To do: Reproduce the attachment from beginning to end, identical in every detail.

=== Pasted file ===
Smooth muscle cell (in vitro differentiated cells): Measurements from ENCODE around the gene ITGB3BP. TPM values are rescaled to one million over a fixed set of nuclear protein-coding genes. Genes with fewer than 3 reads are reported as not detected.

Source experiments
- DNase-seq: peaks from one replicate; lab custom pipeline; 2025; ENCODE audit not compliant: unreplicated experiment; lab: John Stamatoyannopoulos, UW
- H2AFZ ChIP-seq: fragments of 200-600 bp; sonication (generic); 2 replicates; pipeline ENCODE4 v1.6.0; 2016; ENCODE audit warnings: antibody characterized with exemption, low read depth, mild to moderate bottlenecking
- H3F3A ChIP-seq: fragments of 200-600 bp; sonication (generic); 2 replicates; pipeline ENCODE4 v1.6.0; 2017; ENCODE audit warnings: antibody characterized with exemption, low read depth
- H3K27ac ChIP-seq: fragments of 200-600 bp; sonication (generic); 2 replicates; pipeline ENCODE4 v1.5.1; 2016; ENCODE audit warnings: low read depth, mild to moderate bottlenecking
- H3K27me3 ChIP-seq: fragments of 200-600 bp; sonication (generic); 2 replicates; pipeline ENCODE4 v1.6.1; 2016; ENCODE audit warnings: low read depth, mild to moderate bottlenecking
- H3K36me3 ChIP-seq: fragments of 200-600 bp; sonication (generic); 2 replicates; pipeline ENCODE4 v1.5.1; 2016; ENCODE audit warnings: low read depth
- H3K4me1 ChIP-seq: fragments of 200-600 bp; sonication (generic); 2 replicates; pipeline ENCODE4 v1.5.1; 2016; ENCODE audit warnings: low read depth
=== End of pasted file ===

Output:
Smooth muscle cell (in vitro differentiated cells): Measurements from ENCODE around the gene ITGB3BP. TPM values are rescaled to one million over a fixed set of nuclear protein-coding genes. Genes with fewer than 3 reads are reported as not detected.

Source experiments
- DNase-seq: peaks from one replicate; lab custom pipeline; 2025; ENCODE audit not compliant: unreplicated experiment; lab: John Stamatoyannopoulos, UW
- H2AFZ ChIP-seq: fragments of 200-600 bp; sonication (generic); 2 replicates; pipeline ENCODE4 v1.6.0; 2016; ENCODE audit warnings: antibody characterized with exemption, low read depth, mild to moderate bottlenecking
- H3F3A ChIP-seq: fragments of 200-600 bp; sonication (generic); 2 replicates; pipeline ENCODE4 v1.6.0; 2017; ENCODE audit warnings: antibody characterized with exemption, low read depth
- H3K27ac ChIP-seq: fragments of 200-600 bp; sonication (generic); 2 replicates; pipeline ENCODE4 v1.5.1; 2016; ENCODE audit warnings: low read depth, mild to moderate bottlenecking
- H3K27me3 ChIP-seq: fragments of 200-600 bp; sonication (generic); 2 replicates; pipeline ENCODE4 v1.6.1; 2016; ENCODE audit warnings: low read depth, mild to moderate bottlenecking
- H3K36me3 ChIP-seq: fragments of 200-600 bp; sonication (generic); 2 replicates; pipeline ENCODE4 v1.5.1; 2016; ENCODE audit warnings: low read depth
- H3K4me1 ChIP-seq: fragments of 200-600 bp; sonication (generic); 2 replicates; pipeline ENCODE4 v1.5.1; 2016; ENCODE audit warnings: low read depth